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Question
Posted by: Z | 2011-04-16

headache/migraine triggers

I hope this is the right place to post this. I''m 19 and I''ve never been drunk in my life, I don''t drink alcohol every day or even every week, and I have no desire to ever be drunk. I once had a long island iced tea that didn''t make me drunk, but that did give me a hell of a headache and vomiting spell the next morning. My point is, I don''t abuse alcohol, but I do drink it. It never affected me in the past in terms of headaches or nausea, but in the past two years it''s been getting gradually worse. For example, this afternoon I had one beer (normally I would have had three and been just fine) and currently I have an intense headache. Other things, like chocolate and soda, are also affecting me more and more, even though I rarely go overboard on these, either. I get severe migraines lasting 1-3 days at least 4 times a year, complete with vomiting. Could there be some underlying problem or is it just one of those things that happens? Any advice would be appreciated, thanks!

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Our expert says:
Expert ImageHeadache expert

Dear Z,

Interesting question. It is important to distinguish between the triggers and the underlying problem. If there is no underlying problem, then nothing will trigger a headache or a migraine – so the way to deal with the headache is to diagnose and eliminate the underlying problem. To get to the root of the problem, you need what is called a “multidisciplinary assessment”, which should include a neurological examination to rule out any serious underlying condition. There are so many different structures in the head and neck, all of which can be involved in the headache process, that no single specialist can have all the knowledge necessary to make a comprehensive assessment and diagnosis. For instance, a neurologist will examine the brain and nervous system, a physiotherapist will look at the muscles, a dentist will examine the teeth etc. For this reason, the “multidisciplinary assessment” combines and integrates the expertise of different specialists who would normally treat headache patients in isolation, into a single more comprehensive body of knowledge. This enables the different members of the team to provide a co-ordinated treatment plan, so that all the contributing factors are addressed.

This assessment must include a thorough examination of the head and neck muscles to determine the presence of abnormal tension, and of the external carotid vasculature to determine whether there is an arterial element to the pain.

Headache sufferers often have a poor Quality of Life due to the constant pain and associated symptoms. For a free assessment of how your headaches are affecting your Quality of Life, click on http://www.headacheclinic.co.za/

This information has been supplied and checked by the multidisciplinary team of specialists at The Headache Clinic, in association with The International Headache Society and the South African Institute of Headache and Migraine Science. For consultation with these specialists, call The Headache Clinic (Cape Town, Durban, Johannesburg) on 0861 678 911.

The information provided does not constitute a diagnosis of your condition. You should consult a medical practitioner or other appropriate health care professional for a physical exmanication, diagnosis and formal advice. Health24 and the expert accept no responsibility or liability for any damage or personal harm you may suffer resulting from making use of this content.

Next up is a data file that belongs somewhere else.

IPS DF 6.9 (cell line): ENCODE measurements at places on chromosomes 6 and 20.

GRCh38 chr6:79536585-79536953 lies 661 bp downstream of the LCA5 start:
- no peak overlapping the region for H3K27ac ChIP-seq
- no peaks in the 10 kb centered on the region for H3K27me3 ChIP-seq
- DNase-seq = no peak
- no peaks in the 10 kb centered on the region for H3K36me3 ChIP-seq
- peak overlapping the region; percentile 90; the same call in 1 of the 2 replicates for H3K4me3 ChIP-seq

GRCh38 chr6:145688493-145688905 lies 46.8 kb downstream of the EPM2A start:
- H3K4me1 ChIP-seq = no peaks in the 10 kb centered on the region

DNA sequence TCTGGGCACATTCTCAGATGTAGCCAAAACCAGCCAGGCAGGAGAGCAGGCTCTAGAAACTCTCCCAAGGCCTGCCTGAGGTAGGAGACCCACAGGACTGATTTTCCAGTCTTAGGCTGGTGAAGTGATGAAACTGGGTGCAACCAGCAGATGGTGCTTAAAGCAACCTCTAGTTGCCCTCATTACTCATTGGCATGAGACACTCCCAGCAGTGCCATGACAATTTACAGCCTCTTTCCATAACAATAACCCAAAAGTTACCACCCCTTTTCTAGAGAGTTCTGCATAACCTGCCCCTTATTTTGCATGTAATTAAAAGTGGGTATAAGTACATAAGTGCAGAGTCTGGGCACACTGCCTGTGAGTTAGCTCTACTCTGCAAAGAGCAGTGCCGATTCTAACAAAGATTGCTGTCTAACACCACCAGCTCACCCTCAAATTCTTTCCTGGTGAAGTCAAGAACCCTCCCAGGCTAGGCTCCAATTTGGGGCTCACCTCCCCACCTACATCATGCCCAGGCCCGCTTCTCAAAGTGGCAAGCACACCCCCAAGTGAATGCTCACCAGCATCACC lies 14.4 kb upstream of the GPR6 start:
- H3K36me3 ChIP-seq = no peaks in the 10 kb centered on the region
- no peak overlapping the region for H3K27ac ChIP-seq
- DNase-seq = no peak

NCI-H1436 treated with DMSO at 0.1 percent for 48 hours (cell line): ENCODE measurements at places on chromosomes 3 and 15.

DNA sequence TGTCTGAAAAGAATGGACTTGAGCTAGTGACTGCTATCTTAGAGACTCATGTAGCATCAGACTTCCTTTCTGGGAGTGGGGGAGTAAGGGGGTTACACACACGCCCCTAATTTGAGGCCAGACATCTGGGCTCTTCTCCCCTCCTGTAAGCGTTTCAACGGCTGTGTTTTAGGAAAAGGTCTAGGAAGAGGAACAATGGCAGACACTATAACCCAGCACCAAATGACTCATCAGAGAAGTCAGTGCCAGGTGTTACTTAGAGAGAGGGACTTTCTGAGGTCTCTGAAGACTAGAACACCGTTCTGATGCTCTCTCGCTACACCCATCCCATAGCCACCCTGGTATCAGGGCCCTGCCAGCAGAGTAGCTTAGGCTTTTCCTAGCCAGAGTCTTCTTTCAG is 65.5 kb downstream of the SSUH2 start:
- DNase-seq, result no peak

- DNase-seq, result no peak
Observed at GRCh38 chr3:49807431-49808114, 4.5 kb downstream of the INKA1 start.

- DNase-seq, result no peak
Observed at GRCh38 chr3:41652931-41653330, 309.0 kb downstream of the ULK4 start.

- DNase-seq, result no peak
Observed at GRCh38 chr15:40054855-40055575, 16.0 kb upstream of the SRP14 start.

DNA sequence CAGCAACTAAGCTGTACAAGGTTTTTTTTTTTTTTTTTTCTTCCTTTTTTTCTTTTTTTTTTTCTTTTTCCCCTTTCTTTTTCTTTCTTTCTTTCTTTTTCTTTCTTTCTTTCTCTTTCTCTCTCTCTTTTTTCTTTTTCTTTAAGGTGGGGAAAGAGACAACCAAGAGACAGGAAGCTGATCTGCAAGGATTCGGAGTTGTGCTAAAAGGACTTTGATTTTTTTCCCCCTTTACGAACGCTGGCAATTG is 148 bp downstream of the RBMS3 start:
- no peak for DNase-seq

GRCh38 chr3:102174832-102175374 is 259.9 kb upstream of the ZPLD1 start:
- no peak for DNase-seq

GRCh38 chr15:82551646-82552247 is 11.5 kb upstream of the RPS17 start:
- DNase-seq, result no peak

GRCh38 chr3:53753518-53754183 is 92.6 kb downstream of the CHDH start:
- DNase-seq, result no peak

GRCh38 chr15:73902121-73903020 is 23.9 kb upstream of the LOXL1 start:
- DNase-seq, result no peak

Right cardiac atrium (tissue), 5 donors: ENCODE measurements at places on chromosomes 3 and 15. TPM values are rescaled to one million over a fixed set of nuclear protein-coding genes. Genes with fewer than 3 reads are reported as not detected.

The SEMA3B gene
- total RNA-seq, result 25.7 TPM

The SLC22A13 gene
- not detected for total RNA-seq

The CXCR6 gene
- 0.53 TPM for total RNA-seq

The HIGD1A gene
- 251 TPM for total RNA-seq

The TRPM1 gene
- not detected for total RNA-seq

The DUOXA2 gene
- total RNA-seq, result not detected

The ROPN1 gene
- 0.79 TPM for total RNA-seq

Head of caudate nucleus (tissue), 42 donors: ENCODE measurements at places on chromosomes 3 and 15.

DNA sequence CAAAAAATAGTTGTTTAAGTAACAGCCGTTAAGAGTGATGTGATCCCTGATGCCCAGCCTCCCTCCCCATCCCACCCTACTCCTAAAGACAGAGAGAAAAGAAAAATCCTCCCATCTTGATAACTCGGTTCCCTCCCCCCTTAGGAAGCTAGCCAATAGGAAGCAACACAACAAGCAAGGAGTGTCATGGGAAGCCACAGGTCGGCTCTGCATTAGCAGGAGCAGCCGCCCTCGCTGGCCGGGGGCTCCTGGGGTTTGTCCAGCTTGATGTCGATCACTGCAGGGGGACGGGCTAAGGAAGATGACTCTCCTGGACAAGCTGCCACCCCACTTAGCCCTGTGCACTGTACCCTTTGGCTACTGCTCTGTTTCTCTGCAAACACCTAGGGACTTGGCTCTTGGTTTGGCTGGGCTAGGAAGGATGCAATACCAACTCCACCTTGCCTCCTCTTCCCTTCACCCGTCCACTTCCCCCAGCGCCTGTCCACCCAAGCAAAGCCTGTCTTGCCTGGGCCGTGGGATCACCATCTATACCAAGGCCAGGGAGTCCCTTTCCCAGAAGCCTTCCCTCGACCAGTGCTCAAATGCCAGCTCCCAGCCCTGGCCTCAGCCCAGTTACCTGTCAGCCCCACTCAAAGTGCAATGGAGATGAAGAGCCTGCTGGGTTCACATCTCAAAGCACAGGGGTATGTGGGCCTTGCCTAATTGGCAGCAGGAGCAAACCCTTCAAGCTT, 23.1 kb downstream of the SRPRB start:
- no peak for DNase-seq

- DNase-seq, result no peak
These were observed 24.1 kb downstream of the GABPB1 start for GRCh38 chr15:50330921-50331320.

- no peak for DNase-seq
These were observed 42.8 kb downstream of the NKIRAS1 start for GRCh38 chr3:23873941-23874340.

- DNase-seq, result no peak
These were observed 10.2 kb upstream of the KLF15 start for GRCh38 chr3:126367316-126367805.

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Our users say:
Posted by: Headache expert | 2011-04-17

Dear Z,

Interesting question. It is important to distinguish between the triggers and the underlying problem. If there is no underlying problem, then nothing will trigger a headache or a migraine – so the way to deal with the headache is to diagnose and eliminate the underlying problem. To get to the root of the problem, you need what is called a “multidisciplinary assessment”, which should include a neurological examination to rule out any serious underlying condition. There are so many different structures in the head and neck, all of which can be involved in the headache process, that no single specialist can have all the knowledge necessary to make a comprehensive assessment and diagnosis. For instance, a neurologist will examine the brain and nervous system, a physiotherapist will look at the muscles, a dentist will examine the teeth etc. For this reason, the “multidisciplinary assessment” combines and integrates the expertise of different specialists who would normally treat headache patients in isolation, into a single more comprehensive body of knowledge. This enables the different members of the team to provide a co-ordinated treatment plan, so that all the contributing factors are addressed.

This assessment must include a thorough examination of the head and neck muscles to determine the presence of abnormal tension, and of the external carotid vasculature to determine whether there is an arterial element to the pain.

Headache sufferers often have a poor Quality of Life due to the constant pain and associated symptoms. For a free assessment of how your headaches are affecting your Quality of Life, click on http://www.headacheclinic.co.za/

This information has been supplied and checked by the multidisciplinary team of specialists at The Headache Clinic, in association with The International Headache Society and the South African Institute of Headache and Migraine Science. For consultation with these specialists, call The Headache Clinic (Cape Town, Durban, Johannesburg) on 0861 678 911.

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